October 30, 2013
As much as it pains me to write this (I have a very strong sweet tooth), a recent article in Neurology has demonstrated that sugar has a negative impact on learning and other cognitive functions. The study found a strong link between high glucose levels and poor performance on memory tasks.
The authors note that even in the absence of diabetes, “chronically higher blood glucose levels exert a negative influence on cognition.” They add that “strategies aimed at lowering glucose levels even in the normal range may beneficially influence cognition in the older population.”
Despite this, I’ve been snacking on M&Ms while writing this.
April 4, 2011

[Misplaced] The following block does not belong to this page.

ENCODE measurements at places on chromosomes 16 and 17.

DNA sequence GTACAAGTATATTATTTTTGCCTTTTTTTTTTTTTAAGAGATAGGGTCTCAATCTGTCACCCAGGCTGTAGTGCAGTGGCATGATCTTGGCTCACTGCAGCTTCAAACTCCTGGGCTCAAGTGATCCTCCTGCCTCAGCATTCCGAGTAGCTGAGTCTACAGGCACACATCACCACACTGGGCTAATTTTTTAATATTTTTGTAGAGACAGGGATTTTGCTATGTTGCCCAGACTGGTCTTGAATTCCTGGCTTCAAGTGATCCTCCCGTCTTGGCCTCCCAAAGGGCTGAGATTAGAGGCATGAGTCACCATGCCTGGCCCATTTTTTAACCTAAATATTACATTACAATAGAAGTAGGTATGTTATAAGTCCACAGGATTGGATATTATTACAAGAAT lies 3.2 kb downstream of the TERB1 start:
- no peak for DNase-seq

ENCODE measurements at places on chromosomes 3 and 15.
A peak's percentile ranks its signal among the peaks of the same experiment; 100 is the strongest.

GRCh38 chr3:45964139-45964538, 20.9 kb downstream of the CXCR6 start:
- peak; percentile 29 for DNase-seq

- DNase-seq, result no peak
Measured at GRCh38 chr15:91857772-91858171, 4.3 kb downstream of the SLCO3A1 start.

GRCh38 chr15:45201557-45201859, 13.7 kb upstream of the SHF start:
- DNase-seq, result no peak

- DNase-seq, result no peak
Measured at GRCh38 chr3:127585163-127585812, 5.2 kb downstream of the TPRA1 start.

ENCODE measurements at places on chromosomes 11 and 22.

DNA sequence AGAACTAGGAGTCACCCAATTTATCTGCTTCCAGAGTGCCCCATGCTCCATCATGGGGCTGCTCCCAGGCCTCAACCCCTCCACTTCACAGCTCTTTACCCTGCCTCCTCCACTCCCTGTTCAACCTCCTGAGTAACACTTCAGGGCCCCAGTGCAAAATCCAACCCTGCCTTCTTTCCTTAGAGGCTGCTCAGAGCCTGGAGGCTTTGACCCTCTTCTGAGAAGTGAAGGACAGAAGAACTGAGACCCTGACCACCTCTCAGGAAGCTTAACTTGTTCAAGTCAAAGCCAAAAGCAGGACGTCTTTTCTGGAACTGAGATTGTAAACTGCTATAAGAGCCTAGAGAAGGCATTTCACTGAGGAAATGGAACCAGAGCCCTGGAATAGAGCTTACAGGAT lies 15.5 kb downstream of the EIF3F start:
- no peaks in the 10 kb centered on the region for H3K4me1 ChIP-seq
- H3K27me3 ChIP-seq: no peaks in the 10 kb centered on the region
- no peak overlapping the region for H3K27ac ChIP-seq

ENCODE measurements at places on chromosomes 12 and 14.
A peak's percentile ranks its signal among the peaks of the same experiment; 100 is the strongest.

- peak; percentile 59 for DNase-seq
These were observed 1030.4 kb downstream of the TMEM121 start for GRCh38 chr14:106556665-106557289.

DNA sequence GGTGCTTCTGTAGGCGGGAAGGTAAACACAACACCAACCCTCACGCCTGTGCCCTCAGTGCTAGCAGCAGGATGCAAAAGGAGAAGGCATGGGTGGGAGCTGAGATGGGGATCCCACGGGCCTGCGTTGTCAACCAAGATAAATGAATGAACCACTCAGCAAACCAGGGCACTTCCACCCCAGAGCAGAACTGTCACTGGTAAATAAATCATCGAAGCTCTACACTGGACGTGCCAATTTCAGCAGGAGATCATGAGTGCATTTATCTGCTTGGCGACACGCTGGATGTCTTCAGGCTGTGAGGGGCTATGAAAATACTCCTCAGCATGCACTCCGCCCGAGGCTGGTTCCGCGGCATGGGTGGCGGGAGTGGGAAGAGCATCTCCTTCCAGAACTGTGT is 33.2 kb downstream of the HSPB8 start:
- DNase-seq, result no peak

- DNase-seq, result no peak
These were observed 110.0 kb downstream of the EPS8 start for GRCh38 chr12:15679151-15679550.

Some recent research indicates that though there are some notable cognitive declines (primarily in memory and processing speed) following early adulthood, the impact of these declines are not all that significant. We often harshly judge our our memory skills and do so in a manner that is simply not very accurate. In fact, some studies are suggesting that despite these memory slips and cognitive slowing, our critical thinking, judgment and decision making improve so significantly with age (and experience) that it compensates for the cognitive losses. An example given was a study that compared reaction times of young pilots to more senior pilots: the younger pilots responded more quickly in simulation practices, but the senior pilots crashed less often.